Before the trip, Rice said the administration has been vocal about the need for a free press in the two countries, particularly in Ethiopia, saying it has “a long way to go.”
“Obviously, in Ethiopia in particular, we have consistently expressed concern about the treatment of journalists, among other issues. We noted that recently, the Ethiopian government did release five journalists, which is a welcome step, but they have a long way to go. And I think we have been very clear in our dialogue with them on this, and other issues related to democracy and governance that we believe they can and should do more and better.
Personal Duty vs. Presidential Responsibility
Unlike his 2006 trip to Kenya, the president will not visit Kogelo, the village where his father, Barack Obama Sr., was born and buried. The White House cited time and logistical concerns that are keeping the president from touring the village. The lack of a visit from the president will likely disappoint the villagers hoping he would make the trek to area where his family is from.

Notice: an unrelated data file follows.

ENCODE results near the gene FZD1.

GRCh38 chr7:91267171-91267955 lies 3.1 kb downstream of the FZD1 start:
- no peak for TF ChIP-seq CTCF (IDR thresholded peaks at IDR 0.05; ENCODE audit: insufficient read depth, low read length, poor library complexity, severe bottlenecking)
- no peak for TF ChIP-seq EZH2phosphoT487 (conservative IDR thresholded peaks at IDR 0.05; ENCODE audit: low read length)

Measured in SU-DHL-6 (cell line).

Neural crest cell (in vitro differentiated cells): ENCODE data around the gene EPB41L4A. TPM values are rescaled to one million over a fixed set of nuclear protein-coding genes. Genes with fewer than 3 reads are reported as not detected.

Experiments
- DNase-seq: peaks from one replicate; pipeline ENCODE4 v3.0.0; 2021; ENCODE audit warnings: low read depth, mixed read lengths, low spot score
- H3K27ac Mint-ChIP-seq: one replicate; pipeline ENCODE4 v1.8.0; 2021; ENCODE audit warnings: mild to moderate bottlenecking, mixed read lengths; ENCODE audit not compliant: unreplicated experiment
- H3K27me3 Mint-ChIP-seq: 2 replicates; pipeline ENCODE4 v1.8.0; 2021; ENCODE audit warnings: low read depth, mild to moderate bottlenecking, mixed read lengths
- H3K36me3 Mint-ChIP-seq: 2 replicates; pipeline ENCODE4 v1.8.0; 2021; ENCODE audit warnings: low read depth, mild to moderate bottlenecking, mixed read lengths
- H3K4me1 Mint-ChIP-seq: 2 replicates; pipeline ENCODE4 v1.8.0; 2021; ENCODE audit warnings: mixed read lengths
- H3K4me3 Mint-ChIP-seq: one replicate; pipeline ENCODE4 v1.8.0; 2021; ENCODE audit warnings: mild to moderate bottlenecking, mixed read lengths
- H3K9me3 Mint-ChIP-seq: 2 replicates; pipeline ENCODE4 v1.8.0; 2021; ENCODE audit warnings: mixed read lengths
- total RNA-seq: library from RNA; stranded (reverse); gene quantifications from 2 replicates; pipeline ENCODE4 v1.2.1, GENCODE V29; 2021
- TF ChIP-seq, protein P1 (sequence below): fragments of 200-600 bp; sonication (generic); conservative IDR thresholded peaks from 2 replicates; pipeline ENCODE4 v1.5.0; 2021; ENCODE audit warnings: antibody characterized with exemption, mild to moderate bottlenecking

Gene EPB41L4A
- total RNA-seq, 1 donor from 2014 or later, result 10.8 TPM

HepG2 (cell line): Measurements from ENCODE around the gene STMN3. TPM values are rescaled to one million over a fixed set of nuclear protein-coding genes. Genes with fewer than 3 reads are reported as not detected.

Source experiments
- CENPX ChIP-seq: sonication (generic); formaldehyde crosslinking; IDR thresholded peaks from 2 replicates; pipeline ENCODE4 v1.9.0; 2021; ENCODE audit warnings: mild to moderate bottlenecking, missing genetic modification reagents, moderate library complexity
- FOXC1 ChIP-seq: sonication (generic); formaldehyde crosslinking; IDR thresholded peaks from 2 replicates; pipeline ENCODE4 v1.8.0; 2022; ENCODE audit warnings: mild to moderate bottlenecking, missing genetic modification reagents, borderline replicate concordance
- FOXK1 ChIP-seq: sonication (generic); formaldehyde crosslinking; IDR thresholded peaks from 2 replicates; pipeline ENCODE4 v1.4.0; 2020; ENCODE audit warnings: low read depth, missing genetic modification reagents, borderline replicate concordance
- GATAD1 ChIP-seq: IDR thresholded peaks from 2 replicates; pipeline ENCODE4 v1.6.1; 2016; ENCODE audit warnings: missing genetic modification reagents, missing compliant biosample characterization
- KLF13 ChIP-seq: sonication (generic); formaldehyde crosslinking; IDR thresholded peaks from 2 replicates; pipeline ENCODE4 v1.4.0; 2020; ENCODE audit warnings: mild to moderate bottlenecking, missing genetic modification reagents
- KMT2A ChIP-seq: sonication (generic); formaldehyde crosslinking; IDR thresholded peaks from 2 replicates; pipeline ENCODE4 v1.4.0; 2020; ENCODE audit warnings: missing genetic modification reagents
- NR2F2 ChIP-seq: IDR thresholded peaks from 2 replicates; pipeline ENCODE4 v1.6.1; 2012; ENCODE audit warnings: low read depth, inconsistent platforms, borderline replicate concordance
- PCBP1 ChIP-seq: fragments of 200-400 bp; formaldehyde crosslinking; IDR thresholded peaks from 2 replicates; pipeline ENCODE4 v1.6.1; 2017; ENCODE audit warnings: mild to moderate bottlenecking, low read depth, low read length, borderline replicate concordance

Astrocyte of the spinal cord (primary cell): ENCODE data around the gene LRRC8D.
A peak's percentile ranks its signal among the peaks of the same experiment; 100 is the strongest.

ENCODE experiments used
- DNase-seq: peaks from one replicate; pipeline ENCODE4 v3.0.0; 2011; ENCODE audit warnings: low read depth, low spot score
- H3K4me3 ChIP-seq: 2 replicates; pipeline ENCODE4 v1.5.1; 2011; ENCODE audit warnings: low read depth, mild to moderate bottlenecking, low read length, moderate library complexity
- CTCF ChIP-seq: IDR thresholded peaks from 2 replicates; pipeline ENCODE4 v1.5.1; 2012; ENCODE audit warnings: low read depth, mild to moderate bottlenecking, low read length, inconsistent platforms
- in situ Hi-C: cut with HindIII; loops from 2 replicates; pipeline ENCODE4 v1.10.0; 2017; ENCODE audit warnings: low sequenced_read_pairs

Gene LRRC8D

Instead, Obama will spend his time in Nairobi in full presidential mode: meeting with President Kenyatta and delivering remarks at the Global Entrepreneurship Summit. But the president does have plans to meet privately with some of his family members while in Nairobi, and they may accompany him to some of his official obligations.
“I’ll be honest with you, visiting Kenya as a private citizen is probably more meaningful to me than visiting as president because I can actually get outside of a hotel room or a conference center,” the president in a news conference White House earlier this month.
“And just the logistics of visiting a place are always tough as president, but it’s obviously symbolically important.”